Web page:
Despite much popularity among the public, magnetic devices used for the treatment of various musculoskeletal and neuropathic pain syndromes have been the subject of few randomized controlled trials.

We propose to study the effects of permanent 200 gauss magnets on lumbar radicular pain. This study will include 52 men and women of all ethnic backgrounds between the ages of 28 and 75 who have had signs and symptoms of sciatica for 3 months or more.

This is a double-blind, randomized, placebo-control, two phase study. In the first phase, after one week baseline, subjects will be randomized to 4 different treatments in a cross-over design. These 4 treatments which will last two weeks each are: 1 magnetic device positioned in 2 different ways along the spinal axis (up-down along the lumbo-sacral spine and left-right across the lumbo-sacral spine), a sham device of similar configuration and a no treatment control. The length of phase I will be 8 weeks. At the end of this phase, codes will be broken to select the magnetic device associated with the greatest amount of pain score reduction. During the second phase which will also be double-blinded, subjects will be randomized to wear the selected magnetic device and sham in a cross-over design. Each of the 2 periods will be 5 weeks in duration. The primary outcome measures will be the daily pain score in the leg. Daily pain level in the low back and the back and leg combined in addition to the patients' quality of life and activities of daily living will be secondary outcome measures as assessed by the SF 36, Oswestry, and Beck depression inventory.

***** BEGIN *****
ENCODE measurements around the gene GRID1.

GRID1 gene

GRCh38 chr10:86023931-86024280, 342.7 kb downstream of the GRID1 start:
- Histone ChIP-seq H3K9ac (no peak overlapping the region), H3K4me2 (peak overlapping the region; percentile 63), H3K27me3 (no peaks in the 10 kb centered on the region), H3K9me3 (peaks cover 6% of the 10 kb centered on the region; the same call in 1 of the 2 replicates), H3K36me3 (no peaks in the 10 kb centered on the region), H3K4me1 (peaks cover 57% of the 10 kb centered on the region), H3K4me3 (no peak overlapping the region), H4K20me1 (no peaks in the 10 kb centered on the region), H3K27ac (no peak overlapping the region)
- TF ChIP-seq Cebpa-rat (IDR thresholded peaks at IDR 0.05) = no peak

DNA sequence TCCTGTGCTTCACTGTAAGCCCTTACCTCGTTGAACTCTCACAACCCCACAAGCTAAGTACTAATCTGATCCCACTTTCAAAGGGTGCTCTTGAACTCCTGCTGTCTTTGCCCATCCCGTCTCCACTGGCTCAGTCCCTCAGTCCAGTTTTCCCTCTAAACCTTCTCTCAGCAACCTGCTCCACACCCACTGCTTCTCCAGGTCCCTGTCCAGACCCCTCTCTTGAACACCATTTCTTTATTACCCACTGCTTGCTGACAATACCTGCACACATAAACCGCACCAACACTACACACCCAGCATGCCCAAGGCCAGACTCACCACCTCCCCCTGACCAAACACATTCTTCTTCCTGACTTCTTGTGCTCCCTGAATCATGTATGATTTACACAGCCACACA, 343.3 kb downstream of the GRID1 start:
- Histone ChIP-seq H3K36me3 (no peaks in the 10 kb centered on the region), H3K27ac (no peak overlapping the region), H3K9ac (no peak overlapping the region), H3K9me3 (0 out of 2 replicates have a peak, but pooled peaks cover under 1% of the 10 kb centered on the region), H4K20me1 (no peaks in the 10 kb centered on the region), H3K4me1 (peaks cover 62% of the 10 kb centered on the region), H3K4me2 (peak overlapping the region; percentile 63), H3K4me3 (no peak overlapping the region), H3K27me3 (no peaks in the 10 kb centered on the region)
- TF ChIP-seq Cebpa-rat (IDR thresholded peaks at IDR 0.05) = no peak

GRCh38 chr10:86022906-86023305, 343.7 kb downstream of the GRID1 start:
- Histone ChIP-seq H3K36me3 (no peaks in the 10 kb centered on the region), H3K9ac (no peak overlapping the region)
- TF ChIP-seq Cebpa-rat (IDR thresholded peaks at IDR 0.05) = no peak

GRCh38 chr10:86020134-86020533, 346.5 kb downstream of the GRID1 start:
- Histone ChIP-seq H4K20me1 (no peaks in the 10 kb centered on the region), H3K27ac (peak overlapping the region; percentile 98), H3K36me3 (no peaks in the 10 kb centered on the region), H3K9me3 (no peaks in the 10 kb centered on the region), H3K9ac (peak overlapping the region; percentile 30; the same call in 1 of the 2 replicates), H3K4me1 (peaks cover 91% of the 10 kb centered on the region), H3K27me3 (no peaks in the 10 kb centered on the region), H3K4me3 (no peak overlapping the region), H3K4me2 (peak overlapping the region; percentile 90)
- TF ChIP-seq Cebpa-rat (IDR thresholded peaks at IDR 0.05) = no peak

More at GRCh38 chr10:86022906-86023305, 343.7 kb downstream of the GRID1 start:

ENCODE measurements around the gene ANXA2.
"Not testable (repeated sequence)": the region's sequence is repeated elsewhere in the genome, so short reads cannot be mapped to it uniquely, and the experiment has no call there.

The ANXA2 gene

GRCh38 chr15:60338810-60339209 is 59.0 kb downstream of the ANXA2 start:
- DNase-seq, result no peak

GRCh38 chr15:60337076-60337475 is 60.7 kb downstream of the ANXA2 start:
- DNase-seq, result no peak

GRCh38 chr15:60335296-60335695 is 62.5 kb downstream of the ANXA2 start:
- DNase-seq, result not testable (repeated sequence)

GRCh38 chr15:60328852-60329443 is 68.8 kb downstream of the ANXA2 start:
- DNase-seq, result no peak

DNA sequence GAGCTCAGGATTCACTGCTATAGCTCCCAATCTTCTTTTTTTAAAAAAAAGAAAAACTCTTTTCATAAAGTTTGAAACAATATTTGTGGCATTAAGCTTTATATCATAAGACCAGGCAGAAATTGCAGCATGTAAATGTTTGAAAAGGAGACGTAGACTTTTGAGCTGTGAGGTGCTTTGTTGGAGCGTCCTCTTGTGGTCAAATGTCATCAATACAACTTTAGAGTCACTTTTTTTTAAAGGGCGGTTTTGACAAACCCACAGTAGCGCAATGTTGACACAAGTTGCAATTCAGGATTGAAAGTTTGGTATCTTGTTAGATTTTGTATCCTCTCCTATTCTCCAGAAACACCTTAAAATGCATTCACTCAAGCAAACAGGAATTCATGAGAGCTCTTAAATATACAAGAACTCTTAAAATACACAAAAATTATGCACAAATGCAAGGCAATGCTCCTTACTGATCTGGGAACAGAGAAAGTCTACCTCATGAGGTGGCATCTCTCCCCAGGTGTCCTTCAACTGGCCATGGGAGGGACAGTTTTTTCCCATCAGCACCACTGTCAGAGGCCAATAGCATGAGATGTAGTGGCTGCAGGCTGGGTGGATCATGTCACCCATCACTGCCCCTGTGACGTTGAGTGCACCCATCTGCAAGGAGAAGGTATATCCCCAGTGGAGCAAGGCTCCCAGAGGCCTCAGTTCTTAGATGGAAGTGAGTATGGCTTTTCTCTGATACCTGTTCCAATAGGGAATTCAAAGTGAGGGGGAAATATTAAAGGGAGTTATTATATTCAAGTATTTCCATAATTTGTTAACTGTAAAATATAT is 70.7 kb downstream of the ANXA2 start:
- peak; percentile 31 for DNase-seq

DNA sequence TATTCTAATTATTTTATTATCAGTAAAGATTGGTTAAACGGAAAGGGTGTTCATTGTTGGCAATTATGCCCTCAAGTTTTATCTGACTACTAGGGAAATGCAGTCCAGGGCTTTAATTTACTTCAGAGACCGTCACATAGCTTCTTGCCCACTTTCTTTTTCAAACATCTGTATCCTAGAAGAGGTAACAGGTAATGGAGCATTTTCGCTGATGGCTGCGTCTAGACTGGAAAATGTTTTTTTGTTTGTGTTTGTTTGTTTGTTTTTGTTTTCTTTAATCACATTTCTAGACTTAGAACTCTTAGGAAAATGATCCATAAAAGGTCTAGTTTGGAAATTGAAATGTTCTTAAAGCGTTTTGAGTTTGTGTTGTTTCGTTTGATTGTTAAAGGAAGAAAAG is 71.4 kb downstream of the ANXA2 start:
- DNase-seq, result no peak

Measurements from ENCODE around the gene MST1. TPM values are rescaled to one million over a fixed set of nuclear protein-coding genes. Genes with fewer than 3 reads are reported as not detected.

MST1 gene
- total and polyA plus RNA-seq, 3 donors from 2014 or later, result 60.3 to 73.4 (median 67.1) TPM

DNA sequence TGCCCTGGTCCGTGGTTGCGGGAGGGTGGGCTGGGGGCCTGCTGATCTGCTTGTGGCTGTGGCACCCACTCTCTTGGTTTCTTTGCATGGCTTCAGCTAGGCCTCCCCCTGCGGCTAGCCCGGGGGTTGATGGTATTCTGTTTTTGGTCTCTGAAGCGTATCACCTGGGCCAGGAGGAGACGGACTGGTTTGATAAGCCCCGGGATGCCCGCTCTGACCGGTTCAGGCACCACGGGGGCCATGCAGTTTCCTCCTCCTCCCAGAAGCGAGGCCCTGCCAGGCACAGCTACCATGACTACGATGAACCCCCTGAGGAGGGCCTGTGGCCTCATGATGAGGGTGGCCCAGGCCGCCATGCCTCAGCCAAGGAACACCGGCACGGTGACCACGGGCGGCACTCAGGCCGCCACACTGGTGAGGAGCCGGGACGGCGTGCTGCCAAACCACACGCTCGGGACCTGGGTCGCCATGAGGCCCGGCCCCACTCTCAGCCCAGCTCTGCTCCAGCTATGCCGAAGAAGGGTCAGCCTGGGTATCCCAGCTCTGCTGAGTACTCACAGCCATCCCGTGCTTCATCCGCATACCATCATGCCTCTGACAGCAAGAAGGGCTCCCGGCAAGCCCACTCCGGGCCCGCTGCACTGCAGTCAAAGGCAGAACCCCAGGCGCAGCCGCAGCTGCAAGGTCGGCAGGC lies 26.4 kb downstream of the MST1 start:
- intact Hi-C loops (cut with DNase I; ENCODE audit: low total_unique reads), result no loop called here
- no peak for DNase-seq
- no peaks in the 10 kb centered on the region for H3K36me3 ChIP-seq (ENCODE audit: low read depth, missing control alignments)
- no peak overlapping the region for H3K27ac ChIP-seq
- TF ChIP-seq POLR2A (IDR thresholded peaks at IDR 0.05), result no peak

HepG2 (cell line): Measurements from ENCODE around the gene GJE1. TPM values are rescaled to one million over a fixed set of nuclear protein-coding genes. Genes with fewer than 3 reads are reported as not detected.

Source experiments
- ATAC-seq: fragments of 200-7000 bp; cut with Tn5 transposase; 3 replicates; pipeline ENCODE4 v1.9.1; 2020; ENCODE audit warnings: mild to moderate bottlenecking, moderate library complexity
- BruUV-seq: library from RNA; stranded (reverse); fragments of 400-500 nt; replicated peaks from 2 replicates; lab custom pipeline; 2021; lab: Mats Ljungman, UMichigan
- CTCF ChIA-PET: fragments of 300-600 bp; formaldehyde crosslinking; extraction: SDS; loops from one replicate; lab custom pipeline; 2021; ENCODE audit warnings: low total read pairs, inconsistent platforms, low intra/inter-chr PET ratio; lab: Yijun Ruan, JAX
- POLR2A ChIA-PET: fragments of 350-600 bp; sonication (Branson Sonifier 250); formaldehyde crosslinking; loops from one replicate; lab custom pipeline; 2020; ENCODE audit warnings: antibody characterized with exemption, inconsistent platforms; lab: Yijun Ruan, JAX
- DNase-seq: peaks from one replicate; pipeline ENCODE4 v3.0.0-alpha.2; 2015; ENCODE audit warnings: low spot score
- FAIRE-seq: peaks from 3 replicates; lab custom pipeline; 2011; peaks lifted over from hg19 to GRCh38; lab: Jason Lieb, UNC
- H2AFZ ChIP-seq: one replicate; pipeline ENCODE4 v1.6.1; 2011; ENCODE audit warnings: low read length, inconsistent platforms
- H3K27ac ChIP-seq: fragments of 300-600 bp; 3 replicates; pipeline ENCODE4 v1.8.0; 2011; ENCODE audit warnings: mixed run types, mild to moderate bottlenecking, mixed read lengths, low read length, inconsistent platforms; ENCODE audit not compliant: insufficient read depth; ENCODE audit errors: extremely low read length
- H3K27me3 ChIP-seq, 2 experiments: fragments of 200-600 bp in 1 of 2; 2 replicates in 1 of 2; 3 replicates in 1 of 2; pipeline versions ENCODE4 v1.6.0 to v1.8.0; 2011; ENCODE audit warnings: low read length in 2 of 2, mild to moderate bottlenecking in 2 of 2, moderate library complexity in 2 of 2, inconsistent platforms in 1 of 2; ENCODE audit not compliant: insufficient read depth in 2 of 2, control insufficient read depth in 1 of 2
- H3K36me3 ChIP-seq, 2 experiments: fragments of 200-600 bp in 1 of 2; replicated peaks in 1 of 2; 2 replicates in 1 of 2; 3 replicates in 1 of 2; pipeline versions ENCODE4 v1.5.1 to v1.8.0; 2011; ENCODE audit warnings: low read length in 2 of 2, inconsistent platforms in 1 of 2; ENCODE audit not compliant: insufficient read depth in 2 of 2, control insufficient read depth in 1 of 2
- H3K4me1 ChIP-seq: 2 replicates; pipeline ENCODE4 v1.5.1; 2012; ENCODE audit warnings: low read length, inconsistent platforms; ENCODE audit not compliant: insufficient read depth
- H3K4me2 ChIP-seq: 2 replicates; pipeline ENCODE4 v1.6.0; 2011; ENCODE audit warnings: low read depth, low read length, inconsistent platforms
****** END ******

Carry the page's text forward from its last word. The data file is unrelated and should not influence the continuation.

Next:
Eligibility

Ages Eligible for Study:   30 Years to 80 Years
Genders Eligible for Study:   Both
Accepts Healthy Volunteers:   No
Criteria
  • INCLUSION CRITERIA:

    1. Low back pain of 3 months duration or longer present at least 5 out of 7 days a week
    2. Age between 28-80 at the start of the study
    3. Men and women of all ethnicities
    4. Signs and symptoms of lumbar radiculopathy. In this study chronic lumbar radicular signs and symptoms are defined as pain located in the lower lumbar spine corresponding to L1 and below for at least 3 months with radicular characteristics, i.e. pain described as sharp, burning, with numbness and/or tingling.
    5. Ability to understand the study measures and mentally capable to give consent to participate in the study (based on an 8th grade education level)
    6. Willingness to refrain from making changes in non-study medications taken for sciatica
    7. Patients with failed back syndrome.
    8. Pain level of at least 4/10 on average on a scale of 0 to 10 for the past month
    9. Pain not attributable to malignancy, inflammatory arthritis such as rheumatoid arthritis, or infection by previous examinations or by laboratory testing